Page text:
Have you ever experienced something someone says to you that “hits you right between the eyes” or “cuts to the heart?”
This happened to the people who were in Jerusalem from many different nations to celebrate the Jewish Feast of Pentecost. While there, they witnessed the outpouring of the Holy Spirit on Jesus’ disciples and early followers. The Book of Acts reports that they were amazed to hear the disciples praise God in the many different languages that they represented.
When they asked what this all meant, Peter stood up and boldly stated that Jesus was commended to them by God, performing many signs and wonders, but they had him crucified by the Romans. God raised him from the dead which Peter, the disciples, and another five hundred followers personally witnessed. God was now pouring out his Spirit just as the prophet Joel foretold and as Jesus had promised.
Peter then declared, “Therefore, let the whole House of Israel know for certain that God has made him both Lord and Messiah, this Jesus whom you crucified.” When they heard this, “they were cut to the heart,” and asked what must they do? Peter said, “Repent, and be baptized in the name of Jesus Christ for the forgiveness of your sins; and you will receive the gift of the Holy Spirit.” (Acts 2:36, 38)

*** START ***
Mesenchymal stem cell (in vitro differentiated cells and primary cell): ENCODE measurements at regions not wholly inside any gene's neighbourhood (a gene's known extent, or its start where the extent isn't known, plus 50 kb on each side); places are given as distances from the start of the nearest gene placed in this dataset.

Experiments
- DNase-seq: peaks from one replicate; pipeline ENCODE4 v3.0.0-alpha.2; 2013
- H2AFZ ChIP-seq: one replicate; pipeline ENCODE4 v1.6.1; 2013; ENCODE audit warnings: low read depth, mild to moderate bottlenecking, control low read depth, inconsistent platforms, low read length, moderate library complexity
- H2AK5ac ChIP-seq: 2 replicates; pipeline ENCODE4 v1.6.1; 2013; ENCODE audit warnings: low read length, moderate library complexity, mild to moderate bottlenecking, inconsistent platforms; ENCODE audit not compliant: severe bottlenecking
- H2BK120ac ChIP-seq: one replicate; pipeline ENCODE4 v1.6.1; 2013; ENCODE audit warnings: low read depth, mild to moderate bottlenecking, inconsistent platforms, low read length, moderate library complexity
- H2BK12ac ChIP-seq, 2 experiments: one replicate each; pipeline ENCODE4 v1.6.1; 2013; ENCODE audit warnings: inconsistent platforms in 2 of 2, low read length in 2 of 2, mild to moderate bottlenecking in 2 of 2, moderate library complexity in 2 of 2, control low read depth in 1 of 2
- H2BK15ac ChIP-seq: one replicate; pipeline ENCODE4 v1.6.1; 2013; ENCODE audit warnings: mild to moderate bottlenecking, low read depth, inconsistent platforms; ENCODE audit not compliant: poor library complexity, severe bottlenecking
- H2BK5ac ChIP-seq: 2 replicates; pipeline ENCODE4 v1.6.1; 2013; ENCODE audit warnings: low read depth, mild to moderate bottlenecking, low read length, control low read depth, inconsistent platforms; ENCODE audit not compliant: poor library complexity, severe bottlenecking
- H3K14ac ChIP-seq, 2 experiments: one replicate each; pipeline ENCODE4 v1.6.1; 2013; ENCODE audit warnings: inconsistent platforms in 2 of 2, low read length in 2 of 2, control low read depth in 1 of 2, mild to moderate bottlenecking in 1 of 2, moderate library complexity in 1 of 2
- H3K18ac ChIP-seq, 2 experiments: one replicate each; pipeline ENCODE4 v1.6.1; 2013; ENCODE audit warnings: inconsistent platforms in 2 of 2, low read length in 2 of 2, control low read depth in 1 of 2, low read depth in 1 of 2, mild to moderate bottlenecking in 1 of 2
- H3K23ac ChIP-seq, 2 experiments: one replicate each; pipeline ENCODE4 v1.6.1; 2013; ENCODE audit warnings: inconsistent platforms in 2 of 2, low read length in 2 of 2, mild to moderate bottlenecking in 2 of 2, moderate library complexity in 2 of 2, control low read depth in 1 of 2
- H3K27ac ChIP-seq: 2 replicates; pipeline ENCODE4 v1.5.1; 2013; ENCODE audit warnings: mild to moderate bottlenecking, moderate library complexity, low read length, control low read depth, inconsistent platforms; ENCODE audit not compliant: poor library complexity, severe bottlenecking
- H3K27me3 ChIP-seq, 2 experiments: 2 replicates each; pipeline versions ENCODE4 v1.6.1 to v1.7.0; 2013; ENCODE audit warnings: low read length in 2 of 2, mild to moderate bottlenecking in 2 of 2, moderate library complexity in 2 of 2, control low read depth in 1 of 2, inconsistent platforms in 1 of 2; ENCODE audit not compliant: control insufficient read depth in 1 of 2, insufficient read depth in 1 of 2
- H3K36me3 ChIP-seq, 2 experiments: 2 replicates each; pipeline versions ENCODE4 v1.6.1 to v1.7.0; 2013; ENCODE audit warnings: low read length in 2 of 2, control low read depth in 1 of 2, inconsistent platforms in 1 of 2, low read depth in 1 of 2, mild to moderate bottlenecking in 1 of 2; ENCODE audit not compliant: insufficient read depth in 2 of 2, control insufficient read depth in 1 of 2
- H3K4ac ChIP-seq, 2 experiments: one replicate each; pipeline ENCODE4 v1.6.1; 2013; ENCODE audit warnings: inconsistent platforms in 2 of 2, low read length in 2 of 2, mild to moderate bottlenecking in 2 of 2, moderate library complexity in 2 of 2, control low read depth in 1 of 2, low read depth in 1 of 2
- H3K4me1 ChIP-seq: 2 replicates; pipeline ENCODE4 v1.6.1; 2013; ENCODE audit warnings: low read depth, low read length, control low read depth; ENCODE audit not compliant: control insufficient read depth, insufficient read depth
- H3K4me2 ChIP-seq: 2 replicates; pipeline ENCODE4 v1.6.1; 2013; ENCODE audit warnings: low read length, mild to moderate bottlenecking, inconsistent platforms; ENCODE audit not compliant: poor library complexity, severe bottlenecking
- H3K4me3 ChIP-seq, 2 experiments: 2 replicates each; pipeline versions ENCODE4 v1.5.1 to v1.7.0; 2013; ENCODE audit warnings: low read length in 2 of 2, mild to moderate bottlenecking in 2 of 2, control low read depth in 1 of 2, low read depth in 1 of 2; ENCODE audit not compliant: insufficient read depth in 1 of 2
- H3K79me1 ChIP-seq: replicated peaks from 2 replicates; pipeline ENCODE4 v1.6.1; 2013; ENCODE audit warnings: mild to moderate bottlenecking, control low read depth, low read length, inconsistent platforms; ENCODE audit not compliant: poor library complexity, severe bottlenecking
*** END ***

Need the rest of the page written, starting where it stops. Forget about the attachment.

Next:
The Book of Acts says that three thousand people were added to their number that day.
Forty years ago, I was cut to the heart when I had a personal encounter with Jesus at a healing mass and asked him if he would take the sin in my life. He did, and just like Peter said, I received a new outpouring of the Holy Spirit, which became a watershed moment in my life.
As a result, God and his Spirit gave me a new thirst for reading and understanding scripture. He gave me a desire to be reconciled with anyone I might have offended. He gave me a new love for my Catholic faith. His presence began to impact all areas of my life including my work life.
David was cut to the heart when Nathan, through a story, revealed to David his sin of committing adultery with Bathsheba and sending her husband Uriah to the front lines to be killed in battle. David repented of his sin and God forgave him. (2 Sam. 12)
The Gospel of Luke reports that tax collectors and soldiers were cut to the heart by the preaching of John the Baptist. They asked John what they must do. He told the tax collectors not to collect any more taxes than was required, and the soldiers not to exploit their authority over people. (Luke 3:10-14)
The Holy Spirit convicts us of our wrongdoing and opens our eyes to the truth. Jesus called the Holy Spirit our counselor and advocate, and the Spirit of truth. (John 14:16) Peter told the crowd on Pentecost that the promise of the Holy Spirit was for them and their children and “for all who are far off.” That’s us.
If you are not experiencing the fullness of God’s presence in your life, ask the Father for a fresh outpouring of the Holy Spirit. It’s a prayer he is sure to answer. (Luke 11:13)